Ah Shit! Depends man. It’s not one specific thing influences every song. You want it to feel like something, so I try and put experiences into rhythmic patterns that work. That’s also a struggle. Sometimes you’re trying to take a whole big long experience that you had, and put it into one verse, or put it into one song, and you’ve only got so many lines. You’re trying to condense it down, so you have to purify it and pick… OR find a way to say the most important parts, and the most powerful, in a short space. If you say too much it’s not gonna be as powerful, and when you say too little no one is going to understand.

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What artists influence your music?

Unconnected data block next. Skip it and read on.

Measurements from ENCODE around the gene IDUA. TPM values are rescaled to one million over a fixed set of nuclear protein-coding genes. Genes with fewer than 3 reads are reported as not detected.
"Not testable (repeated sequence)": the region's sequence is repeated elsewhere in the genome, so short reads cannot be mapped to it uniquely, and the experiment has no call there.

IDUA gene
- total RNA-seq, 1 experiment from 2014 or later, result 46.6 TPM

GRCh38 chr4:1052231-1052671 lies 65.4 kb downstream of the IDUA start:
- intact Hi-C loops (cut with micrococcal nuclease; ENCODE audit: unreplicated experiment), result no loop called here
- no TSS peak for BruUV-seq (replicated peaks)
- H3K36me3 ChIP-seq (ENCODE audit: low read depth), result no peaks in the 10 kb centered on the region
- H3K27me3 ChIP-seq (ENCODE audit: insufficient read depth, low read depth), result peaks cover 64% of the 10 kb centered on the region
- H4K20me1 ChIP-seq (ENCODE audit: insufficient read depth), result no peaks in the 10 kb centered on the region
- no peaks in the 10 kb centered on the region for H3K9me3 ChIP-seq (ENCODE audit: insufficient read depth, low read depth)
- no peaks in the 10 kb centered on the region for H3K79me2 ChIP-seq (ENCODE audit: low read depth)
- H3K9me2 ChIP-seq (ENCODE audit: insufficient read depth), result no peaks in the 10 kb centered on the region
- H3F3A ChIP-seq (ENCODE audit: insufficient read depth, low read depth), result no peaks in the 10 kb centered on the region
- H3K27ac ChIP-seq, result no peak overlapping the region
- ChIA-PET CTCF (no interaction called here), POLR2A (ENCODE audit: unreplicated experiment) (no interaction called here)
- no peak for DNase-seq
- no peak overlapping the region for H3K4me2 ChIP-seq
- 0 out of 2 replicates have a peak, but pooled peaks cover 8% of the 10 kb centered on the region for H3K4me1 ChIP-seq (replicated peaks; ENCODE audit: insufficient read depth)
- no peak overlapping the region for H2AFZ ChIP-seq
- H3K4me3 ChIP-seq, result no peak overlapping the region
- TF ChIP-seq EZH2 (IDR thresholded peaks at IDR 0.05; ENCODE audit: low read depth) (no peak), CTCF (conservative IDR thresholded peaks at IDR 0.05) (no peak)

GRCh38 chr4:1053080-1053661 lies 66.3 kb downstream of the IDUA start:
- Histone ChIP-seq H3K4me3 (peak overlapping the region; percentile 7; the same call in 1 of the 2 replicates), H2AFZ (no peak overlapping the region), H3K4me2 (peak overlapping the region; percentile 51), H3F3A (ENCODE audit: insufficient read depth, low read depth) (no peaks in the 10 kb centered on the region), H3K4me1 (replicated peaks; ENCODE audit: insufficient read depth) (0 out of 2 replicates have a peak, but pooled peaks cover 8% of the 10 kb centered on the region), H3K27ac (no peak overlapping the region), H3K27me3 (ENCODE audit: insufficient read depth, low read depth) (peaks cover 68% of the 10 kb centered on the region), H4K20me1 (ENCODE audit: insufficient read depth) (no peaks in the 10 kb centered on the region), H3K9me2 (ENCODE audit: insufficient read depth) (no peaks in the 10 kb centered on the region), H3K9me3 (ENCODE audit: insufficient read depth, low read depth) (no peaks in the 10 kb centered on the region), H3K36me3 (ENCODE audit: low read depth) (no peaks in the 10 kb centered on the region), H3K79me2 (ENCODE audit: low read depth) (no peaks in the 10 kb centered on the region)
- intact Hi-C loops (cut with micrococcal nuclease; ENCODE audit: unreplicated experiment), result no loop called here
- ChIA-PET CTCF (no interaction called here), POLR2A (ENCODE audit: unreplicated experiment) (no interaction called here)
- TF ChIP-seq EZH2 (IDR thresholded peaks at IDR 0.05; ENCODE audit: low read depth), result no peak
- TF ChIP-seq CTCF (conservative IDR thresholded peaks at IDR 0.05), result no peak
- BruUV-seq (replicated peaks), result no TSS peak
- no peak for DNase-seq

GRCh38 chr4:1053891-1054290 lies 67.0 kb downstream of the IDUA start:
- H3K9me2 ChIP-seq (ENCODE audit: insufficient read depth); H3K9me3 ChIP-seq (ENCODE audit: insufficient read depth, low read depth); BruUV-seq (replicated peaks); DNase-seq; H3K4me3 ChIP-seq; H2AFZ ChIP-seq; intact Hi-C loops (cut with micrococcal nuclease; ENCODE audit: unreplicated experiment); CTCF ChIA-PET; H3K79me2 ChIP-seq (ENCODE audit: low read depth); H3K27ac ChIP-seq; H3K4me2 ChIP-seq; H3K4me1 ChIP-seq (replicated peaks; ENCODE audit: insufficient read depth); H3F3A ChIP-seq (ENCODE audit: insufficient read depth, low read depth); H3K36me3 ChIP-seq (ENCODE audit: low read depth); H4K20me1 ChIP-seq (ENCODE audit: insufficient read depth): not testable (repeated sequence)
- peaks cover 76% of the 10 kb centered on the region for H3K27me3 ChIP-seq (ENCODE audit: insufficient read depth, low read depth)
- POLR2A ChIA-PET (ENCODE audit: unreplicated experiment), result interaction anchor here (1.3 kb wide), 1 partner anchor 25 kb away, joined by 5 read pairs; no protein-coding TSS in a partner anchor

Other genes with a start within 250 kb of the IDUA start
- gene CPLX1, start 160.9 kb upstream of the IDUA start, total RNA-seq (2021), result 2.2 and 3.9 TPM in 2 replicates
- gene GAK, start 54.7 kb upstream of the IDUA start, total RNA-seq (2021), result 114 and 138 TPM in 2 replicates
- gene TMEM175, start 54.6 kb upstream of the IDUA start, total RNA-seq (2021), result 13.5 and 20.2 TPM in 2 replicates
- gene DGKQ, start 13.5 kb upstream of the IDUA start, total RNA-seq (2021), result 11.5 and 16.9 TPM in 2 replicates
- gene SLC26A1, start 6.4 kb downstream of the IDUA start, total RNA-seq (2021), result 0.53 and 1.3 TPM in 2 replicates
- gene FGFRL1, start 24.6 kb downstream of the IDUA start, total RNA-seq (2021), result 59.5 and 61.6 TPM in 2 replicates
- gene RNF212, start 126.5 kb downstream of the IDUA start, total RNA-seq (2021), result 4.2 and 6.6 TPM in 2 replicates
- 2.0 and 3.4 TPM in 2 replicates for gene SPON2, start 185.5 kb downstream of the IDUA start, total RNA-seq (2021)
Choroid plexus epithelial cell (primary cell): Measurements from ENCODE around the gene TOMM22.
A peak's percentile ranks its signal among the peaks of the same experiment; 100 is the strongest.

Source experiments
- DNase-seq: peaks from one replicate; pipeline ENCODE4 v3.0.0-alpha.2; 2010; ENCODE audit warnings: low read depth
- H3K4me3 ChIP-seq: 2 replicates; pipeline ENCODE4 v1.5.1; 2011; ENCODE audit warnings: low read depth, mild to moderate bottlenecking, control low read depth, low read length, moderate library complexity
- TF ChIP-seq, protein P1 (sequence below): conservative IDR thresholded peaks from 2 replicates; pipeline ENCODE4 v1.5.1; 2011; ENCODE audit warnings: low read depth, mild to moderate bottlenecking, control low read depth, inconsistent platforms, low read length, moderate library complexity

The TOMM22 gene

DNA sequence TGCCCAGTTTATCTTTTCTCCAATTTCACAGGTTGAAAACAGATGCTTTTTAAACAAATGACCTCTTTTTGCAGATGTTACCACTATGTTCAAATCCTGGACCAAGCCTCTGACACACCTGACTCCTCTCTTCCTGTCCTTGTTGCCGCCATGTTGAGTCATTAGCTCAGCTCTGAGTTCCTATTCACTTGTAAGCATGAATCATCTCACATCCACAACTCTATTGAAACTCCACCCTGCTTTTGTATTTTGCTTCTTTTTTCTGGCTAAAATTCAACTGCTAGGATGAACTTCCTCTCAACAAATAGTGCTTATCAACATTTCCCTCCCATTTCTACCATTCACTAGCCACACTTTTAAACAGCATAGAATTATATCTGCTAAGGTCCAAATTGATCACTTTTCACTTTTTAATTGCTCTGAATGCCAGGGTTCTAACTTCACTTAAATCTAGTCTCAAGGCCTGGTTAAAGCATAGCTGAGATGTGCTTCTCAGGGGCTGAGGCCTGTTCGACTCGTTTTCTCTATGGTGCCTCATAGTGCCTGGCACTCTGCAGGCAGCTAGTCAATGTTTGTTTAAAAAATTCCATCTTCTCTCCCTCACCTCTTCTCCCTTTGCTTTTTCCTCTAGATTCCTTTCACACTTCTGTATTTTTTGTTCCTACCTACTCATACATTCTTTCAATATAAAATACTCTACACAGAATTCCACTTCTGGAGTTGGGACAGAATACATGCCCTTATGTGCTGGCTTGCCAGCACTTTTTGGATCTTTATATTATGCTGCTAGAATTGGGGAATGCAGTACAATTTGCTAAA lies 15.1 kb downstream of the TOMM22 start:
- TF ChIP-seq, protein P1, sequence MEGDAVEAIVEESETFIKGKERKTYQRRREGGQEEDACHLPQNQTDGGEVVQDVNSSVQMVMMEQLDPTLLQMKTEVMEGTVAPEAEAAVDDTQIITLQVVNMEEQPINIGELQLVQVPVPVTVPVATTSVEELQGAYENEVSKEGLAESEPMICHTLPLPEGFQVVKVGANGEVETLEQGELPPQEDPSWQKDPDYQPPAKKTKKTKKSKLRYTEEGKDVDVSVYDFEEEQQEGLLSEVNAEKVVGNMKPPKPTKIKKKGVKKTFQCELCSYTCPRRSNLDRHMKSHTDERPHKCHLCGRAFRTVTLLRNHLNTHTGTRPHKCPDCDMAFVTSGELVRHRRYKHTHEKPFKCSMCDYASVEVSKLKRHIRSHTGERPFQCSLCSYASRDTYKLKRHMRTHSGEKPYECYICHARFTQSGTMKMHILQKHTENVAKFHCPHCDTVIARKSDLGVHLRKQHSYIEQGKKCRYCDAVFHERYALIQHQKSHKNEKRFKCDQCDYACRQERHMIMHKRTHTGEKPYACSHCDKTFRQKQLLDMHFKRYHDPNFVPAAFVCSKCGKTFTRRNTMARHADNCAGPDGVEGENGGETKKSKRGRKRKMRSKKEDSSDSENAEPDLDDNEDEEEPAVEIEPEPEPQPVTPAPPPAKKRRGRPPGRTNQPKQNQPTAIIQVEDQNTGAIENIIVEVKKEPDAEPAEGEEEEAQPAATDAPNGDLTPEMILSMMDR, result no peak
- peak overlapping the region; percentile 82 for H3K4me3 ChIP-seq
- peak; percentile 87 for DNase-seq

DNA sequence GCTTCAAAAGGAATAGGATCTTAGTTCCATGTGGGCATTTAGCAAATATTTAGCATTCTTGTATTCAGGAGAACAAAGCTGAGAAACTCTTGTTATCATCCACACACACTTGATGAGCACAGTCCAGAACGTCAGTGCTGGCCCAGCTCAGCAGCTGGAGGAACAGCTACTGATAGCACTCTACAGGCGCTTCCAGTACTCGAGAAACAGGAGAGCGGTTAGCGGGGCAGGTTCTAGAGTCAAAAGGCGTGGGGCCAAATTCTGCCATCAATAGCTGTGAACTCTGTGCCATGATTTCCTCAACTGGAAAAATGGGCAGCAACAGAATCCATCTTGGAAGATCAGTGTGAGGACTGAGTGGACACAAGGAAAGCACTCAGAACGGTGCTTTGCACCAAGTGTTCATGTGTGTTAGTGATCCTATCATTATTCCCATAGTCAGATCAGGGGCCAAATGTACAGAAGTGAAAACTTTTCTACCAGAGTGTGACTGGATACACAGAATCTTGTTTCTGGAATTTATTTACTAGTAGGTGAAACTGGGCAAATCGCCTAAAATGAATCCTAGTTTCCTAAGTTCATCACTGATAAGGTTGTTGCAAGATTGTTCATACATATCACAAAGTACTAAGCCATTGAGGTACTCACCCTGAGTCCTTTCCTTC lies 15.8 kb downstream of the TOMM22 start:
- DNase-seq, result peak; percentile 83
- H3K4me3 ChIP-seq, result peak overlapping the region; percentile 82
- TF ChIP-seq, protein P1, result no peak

OHH. Oh The Beatles! The Beatles are so wet. So wet, hella genius. They’re so genius. The Beatles, John Lennon, *I’m saying the Beatles..*

But John Lennon.

The Strokes. The Kooks. The Kinks. Red Hot Chili Peppers. The Black Keys. The Cure. Bob Dylan. Simon & Garfunkel. I mess with Dizzy Balloon hella hard, and Local Hero, and they’re both from here, and they didn’t really make it really far, but they’re hella wet, and they made some real cool shit. The Beach Boys, Nickel Creek, Broken Bells. So many people.

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Where do you see your music in the next 5 years? 

I see more people hearing it. That’s the goal. Make people feel something from your music. More shows being played, songs getting more popular. Because that’s Where We’re Goin, you know, and it’s all Colors, it’s a Beautiful Life that we live in, there’s all these White Girls all around us, and man, sometimes I see that Rusty sunshine, and that Green Light, and I’m just like, man. You better Stop, Stop, man….